The next in our series of Æthelmearc Artisan Profiles, from Meesteres Odriana vander Brugghe: Robert l’Etourdi.
Like most long-time SCAdians, Robert l’Etourdi has dabbled in quite a number of things over the years: Quill pens, iron gall ink, ink research, fencing, working with period pigments, making English long bows, making arrows, teaching, learning how to make/shoot flat bows, learning how to make/shoot laminated recurve bows, making mead and ale, research of Asian calligraphic brushes, and making clothing. What he loves best, though, is making bows and arrows and brewing mead and ale.
“Since I started making meads it became recently very popular and is currently the fastest growing segment of the alcohol market” Robert informed me. “A good mead can take on the same complexity as wine”. When asked what his preferred mead to brew, he said that he prefers strong meads and mellomels (fruit flavored meads). The popularity of meads has made the general population more open to trying them when, in the past, mead was considered to be “strange” or reserved for, well, people who do medieval reproduction or attend Renaissance Faires.
The thing that Robert likes most about his work is starting with a bunch of materials and at the end of the project, having a real, working thing. “There’s a feeling of accomplishment that comes with building something that you don’t get with other things.” Robert also shared that he keeps his work fresh by choosing to not engage in activities that he doesn’t enjoy. It focuses his work and makes his hobby enjoyable over the long term.
The person who has most inspired Robert along his path as an artisan was the late Edward the Gray, who he calls a “major inspiration” and someone who he seeks to emulate in all that he does. The most fitting description of the kind of person Edward was is contained in Robert’s announcement of Edward’s passing, “[He] shared his knowledge of bow building, fletching and knife making with anyone who wished to learn. His spirit, even in his declining health never faltered. His joy when seeing a student successfully shoot a new bow that he taught him to make never dimmed.”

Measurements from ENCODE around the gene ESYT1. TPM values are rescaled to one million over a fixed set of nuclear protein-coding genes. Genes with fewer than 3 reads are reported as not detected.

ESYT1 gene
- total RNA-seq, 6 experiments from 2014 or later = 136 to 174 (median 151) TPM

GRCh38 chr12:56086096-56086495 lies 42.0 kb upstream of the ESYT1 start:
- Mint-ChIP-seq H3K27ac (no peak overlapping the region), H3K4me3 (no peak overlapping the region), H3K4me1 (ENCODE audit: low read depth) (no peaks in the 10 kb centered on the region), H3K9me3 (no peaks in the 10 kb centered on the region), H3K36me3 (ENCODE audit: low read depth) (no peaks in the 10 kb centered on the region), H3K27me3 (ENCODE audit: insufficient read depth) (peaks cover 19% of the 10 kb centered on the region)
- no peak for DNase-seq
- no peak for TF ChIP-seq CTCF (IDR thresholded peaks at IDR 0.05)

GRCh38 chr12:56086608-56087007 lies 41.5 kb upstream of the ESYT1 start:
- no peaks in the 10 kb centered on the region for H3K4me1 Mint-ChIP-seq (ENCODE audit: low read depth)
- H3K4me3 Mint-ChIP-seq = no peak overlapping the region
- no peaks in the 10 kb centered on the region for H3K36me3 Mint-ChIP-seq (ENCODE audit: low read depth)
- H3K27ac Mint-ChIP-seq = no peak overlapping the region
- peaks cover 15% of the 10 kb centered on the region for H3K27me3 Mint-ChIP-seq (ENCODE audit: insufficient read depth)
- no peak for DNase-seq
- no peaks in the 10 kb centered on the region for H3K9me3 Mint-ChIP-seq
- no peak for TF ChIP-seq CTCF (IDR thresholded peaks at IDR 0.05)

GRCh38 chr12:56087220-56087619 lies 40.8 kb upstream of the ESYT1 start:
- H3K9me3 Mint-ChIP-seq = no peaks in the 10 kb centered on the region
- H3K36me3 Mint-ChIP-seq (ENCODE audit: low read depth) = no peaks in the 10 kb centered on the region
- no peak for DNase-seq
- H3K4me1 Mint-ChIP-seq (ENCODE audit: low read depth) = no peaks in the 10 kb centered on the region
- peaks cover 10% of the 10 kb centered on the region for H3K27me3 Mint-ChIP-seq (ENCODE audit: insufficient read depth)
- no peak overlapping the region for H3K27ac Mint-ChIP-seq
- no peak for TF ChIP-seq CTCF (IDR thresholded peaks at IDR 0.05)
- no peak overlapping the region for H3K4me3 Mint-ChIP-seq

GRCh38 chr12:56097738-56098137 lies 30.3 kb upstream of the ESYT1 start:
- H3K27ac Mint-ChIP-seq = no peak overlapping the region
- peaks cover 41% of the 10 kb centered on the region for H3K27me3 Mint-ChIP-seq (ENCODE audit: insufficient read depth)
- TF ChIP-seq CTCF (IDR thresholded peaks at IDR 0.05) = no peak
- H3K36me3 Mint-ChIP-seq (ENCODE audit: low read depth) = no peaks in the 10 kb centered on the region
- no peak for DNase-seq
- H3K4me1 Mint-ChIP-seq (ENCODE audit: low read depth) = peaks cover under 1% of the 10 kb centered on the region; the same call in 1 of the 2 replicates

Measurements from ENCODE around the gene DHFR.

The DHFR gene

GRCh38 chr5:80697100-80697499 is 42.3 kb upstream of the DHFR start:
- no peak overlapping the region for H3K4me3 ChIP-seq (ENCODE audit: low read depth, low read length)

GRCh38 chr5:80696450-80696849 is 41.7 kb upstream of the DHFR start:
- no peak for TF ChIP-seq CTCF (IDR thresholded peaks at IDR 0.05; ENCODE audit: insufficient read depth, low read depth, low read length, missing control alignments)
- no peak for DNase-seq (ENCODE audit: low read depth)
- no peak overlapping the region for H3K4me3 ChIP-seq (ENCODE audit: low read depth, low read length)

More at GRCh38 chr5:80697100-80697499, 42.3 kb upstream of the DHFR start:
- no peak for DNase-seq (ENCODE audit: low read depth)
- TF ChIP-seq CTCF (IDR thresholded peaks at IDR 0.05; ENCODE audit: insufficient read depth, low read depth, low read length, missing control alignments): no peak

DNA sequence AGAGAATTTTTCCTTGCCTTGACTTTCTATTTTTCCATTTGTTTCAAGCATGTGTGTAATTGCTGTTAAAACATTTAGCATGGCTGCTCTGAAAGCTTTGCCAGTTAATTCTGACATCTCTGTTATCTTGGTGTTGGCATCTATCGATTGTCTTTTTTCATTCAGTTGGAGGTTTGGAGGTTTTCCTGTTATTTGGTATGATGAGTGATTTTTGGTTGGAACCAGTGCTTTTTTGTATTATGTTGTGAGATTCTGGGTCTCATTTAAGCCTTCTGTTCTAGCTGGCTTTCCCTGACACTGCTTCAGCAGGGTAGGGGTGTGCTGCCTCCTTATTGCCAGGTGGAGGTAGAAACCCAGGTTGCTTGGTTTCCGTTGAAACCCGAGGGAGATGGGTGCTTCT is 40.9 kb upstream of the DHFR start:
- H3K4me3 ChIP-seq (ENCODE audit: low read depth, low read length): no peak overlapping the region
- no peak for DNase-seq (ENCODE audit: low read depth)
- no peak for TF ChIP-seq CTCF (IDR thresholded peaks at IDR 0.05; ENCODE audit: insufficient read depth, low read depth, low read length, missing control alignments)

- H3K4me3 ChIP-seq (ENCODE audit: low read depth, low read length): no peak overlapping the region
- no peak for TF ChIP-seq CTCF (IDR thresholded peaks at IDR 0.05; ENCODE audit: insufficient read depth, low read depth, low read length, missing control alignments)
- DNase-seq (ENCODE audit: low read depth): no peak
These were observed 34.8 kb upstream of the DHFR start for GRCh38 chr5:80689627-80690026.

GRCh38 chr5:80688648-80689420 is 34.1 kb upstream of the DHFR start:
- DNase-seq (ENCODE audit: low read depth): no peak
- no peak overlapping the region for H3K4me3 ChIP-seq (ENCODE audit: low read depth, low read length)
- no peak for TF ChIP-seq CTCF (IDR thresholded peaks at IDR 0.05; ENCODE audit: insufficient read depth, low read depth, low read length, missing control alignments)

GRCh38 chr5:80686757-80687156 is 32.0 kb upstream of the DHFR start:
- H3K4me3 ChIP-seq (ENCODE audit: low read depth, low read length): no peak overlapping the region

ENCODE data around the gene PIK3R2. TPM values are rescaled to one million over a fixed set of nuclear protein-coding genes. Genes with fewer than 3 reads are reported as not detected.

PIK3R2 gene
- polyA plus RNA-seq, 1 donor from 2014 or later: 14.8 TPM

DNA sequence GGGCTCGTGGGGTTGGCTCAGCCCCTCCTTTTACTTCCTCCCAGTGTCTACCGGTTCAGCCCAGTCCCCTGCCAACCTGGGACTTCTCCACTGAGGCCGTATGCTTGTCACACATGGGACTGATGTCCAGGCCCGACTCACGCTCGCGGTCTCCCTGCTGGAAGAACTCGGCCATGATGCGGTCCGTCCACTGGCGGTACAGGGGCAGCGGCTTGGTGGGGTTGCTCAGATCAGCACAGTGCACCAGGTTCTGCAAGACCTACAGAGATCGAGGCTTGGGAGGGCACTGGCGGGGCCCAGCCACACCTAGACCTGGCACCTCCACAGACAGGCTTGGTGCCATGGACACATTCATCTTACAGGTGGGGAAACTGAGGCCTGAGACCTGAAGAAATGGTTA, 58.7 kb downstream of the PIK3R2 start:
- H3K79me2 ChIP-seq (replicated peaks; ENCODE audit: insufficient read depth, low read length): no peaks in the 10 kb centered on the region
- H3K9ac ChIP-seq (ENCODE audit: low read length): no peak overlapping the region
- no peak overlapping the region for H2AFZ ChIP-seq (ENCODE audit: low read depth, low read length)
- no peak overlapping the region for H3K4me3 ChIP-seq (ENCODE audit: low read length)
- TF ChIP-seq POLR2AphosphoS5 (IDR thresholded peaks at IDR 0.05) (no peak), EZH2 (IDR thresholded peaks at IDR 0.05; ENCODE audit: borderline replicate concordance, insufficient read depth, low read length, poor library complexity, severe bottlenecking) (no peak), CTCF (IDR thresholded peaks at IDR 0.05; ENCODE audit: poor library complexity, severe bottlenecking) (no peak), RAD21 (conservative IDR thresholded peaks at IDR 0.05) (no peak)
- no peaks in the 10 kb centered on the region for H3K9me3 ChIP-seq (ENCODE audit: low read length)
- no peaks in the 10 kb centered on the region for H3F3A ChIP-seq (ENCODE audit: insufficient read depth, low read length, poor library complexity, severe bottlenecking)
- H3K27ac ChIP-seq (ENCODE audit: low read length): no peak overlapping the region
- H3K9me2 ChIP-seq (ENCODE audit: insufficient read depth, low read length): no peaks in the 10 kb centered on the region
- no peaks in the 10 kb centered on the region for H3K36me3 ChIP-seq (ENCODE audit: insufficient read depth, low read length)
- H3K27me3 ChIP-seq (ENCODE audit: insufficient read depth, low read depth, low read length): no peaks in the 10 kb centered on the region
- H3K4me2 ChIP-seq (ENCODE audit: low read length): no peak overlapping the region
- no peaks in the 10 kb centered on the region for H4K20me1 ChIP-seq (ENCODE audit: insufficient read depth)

While Robert’s focus has been on brewing and archery, what he is best known for is his research into and teaching how to make quill pens. When I asked him how he got his start, he said “When [Mistress] Gillian was the head of the scribal guild in the Rydderich Hael she saw what I was doing and began to describe the scroll that I was going to be working on. It became my first assignment and the beginning of my scribal career.” It took two years to perfect the process that he uses for making quill pens, this is the process that he teaches to others. After teaching his quill class one Pennsic, a Sofer (a Jewish scribe who can transcribe religious writings) approached Robert afterwards to inform him that the process that he teaches is the process that the Sofer learned when he was learning to cut quills.
Robert’s dream project is to make a functional composite bow using all period materials. This is the kind of project that takes years and draws upon essentially all of Robert’s experience and skill. It’s the kind of project that takes a great deal of skill and passion, two things that Robert has in abundance. At this time, Robert does not have a website detailing his work, but he frequently teaches at Æcademy and Pennsic, depending on his availability.
David Mead said:
Excellent story! Enjoyed it very much! I can relate in SO many ways.